Retail News

Tuesday, 03 December 2019 14:36

Why are prices different from store to store?

By Jerry Carnes
www.11alive.com

Prices can vary for the same item at stores next door to one another.

ATLANTA — Whether you’re shopping for ingredients that will go into your Thanksgiving meal, or you’ve already started buying Christmas gifts, you’ve no doubt noticed how drastically prices can vary from store to store.

Keen-eyed shoppers know the exact same item can cost anywhere from a few cents to a few dollars more depending on the store you choose. Prices will be different at two stores located right next door to one another.

Why?

The price you pay for a particular item is a combination of the price the store paid for it, plus whatever markup the store has to add to make a profit. The store has to consider the cost to stock the item, the marketing involved to help sell it, and the money they’ll need to pay the staff that helps you buy it.

Different stores have different contracts with suppliers and that varies the cost they pay. It all depends on what they can negotiate.

According to the Georgia Retail Association, stores that buy larger volumes of product can typically get them for cheaper prices, so the price you pay is typically lower.

That doesn’t really explain why you can find two stores with the exact same name, located in the same zip code selling the same product for different prices.

One of those stores could be right across the street from a competitor. The owner of that store might cut the cost of certain items to lure them away from his rival across the street. Some retailers will even take a loss on certain items to undercut a competitor by 10 or 20 cents. The hope is that customers will buy other items to make up for the loss. READ MORE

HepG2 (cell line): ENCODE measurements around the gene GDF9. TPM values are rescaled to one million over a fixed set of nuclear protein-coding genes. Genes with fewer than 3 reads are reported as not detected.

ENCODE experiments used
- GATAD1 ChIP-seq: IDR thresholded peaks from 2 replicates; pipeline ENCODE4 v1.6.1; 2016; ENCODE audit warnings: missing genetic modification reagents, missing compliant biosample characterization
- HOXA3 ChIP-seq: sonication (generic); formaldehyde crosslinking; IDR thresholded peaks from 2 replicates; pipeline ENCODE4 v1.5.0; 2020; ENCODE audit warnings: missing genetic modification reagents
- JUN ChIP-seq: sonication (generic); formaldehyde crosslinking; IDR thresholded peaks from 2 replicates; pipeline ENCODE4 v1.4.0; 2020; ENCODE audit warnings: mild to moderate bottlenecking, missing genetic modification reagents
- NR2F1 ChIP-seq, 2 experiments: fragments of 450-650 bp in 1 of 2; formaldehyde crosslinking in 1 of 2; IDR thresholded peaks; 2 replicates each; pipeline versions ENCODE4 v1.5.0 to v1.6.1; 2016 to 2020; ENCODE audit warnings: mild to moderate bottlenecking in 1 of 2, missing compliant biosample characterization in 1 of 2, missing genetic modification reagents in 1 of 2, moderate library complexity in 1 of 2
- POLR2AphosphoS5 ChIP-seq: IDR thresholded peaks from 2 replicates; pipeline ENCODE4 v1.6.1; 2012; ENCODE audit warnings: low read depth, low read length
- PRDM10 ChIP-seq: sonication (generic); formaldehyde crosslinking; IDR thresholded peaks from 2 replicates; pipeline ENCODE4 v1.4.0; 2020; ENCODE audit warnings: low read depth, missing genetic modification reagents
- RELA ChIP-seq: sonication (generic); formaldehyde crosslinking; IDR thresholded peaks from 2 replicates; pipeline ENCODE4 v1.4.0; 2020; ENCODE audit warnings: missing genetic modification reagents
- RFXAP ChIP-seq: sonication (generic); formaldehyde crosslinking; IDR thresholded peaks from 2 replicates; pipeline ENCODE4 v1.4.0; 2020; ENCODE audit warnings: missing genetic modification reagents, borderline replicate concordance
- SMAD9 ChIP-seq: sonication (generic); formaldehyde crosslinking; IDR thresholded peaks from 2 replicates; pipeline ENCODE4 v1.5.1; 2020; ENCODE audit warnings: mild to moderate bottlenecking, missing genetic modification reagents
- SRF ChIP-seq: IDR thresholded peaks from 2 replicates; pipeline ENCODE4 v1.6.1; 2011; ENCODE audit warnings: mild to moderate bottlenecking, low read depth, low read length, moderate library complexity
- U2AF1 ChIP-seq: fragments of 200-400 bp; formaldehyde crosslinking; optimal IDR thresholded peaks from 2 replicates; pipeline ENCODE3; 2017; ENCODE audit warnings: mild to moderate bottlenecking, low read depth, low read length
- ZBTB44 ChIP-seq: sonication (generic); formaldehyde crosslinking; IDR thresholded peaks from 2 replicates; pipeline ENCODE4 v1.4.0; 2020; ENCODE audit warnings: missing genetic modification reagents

By Jerry Carnes
www.11alive.com

ATLANTA — The day after Thanksgiving is certainly no black-eye on Georgia retailers, but there is a misunderstanding over how Black Friday got its name.

Thanks to early deals and online shopping, Black Friday is not the day it once was, but it’s still widely considered the official beginning of the holiday shopping season.

When you’ve had a profitable year, your balance sheets are “in the black.” Many think that’s how Black Friday got its name, but that’s not the case.

So, why do we call it Black Friday?

It was actually police who devised the term as a way of describing the traffic and crowds at the start of the holiday shopping season.

According to a 1966 article that appeared in The American Philatelist, the Philadelphia Police described Black Friday as a day with “overcrowded sidewalks as the downtown stores are mobbed from opening to closing.”

The National Retail Federation is predicting November and December sales this year could top $700 billion in the U.S. The federation describes Black Friday as “an important tradition for millions of shoppers.”

“While the meaning has changed over the decades, today, the term 'Black Friday' is synonymous with great deals for all the items on your list this holiday season,” says Thomas Beusse, executive director of Georgia Retail Association.

According to the National Retail Federation, 165 million Americans shopped during the five day period beginning Thanksgiving Day and ending Cyber Monday, spending an average of $313. READ MORE

Tuesday, 01 October 2019 15:24

AJC Highlights ORC

By Michael E. Kanell, The Atlanta Journal-Constitution
www.ajc.com

In one Home Depot surveillance video, three men pushing filled carts shove aside an employee who steps in their way as they walk out the door without paying.